January 28, 2022

Let’s not legitimize and empower Taliban with US collaboration

Originally published in Straight Arrow News

A humanitarian crisis is unfolding in Afghanistan in the wake of the U.S. withdrawal, and the U.S. could make the situation worse by working with the new Taliban government.

Some argue the United States should collaborate with the Taliban to help Afghanistan and its people. Yes, the Afghan people need our aid; their situation is dire.

Half of the population – about 22.8 million people – face severe food shortages this winter. Drought, economic crisis, and conflict have severely affected food production in the country.

The Afghanistan economy has entirely collapsed due to steps the West took in the immediate aftermath of the Taliban’s rise to power and ongoing sanctions. 

After the Taliban takeover of Afghanistan, the West cut off almost all foreign assistance and froze billions of dollars of Afghanistan’s assets. US sanctions imposed on the Taliban since 1999 remain in place in addition to the slew of sanctions the US has imposed against individual leaders connected to terrorism in the two decades since 9/11.

Sanctions have had a chilling effect on aid organizations’ activities in Afghanistan, complicating their operations and making financial institutions unwilling to work in the country for fear of missteps.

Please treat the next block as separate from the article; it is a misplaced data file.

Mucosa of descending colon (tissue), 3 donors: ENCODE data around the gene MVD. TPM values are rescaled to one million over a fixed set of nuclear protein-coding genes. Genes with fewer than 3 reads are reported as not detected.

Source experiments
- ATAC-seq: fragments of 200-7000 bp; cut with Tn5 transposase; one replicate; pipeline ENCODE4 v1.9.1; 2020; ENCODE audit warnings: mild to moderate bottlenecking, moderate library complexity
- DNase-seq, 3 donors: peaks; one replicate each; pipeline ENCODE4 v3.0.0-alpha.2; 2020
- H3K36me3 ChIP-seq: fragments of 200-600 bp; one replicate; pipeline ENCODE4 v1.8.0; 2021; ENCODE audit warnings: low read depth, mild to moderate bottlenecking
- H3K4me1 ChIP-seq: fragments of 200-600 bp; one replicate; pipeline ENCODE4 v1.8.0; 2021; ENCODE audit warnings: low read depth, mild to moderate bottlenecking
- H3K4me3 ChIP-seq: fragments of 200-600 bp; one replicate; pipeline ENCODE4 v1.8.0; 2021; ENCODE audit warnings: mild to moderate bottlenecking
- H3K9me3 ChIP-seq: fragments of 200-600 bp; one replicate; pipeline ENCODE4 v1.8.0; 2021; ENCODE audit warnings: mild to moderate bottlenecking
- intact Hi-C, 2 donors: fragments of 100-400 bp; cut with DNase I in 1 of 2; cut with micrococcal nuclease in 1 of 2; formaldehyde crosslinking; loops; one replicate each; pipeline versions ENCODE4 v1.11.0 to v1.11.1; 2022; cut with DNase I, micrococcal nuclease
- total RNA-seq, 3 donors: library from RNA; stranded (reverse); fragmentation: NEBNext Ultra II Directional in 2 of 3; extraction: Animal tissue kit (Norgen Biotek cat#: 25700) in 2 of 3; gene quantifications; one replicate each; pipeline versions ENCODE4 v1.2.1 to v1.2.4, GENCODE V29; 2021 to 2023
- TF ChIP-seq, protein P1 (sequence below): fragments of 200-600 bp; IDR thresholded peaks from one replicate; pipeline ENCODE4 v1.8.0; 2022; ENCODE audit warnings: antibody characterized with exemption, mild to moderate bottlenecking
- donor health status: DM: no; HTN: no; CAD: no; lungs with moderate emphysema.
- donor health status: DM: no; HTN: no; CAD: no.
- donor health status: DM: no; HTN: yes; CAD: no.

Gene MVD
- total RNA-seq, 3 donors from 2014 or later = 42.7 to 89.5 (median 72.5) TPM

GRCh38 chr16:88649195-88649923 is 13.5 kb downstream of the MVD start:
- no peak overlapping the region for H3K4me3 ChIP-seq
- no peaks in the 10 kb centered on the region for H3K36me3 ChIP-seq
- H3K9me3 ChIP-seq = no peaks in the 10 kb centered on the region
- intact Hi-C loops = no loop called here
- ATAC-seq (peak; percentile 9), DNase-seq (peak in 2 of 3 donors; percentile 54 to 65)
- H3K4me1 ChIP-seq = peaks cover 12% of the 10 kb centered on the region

The Biden administration has taken steps to better enable emergency relief operations and is providing hundreds of millions of dollars in aid to flow through humanitarian organizations.

If all of that support were directed toward the Taliban, it would legitimize the group’s authority and erase the Taliban’s brutal history. It also risks encouraging other terrorists groups in the region.

Al Qaeda-linked groups in Syria, the Sahel, and Somalia already seek to emulate the Taliban’s success.

In Syria, leaders of the militant group Hayat Tahrir al Sham have exchanged battlefield fatigues for business suits. Hayat Tahrir al Sham publicly broke ties with al Qaeda in 2016 but has imposed Islamist governance across parts of northwest Syria. Its role as the local powerbroker has led to calls for the US to lift the terrorist designation from the organization.

In the Sahel, the al Qaeda-linked group has actively sought to negotiate a political settlementakin to that of the Taliban’s in Afghanistan, arguing that its terror attacks have never been on Western soil.

In Somalia, similar lines of argument have called for engagement with al Shabaab, even though it is still part of al Qaeda. 

Working with the Taliban might seem like the best way to help the Afghan people in this time of crisis. But it will only serve to strengthen a repressive, Islamist regime, and hand victory to the terrorists. The United States should continue to provide humanitarian relief to Afghanistan—just not through the Taliban.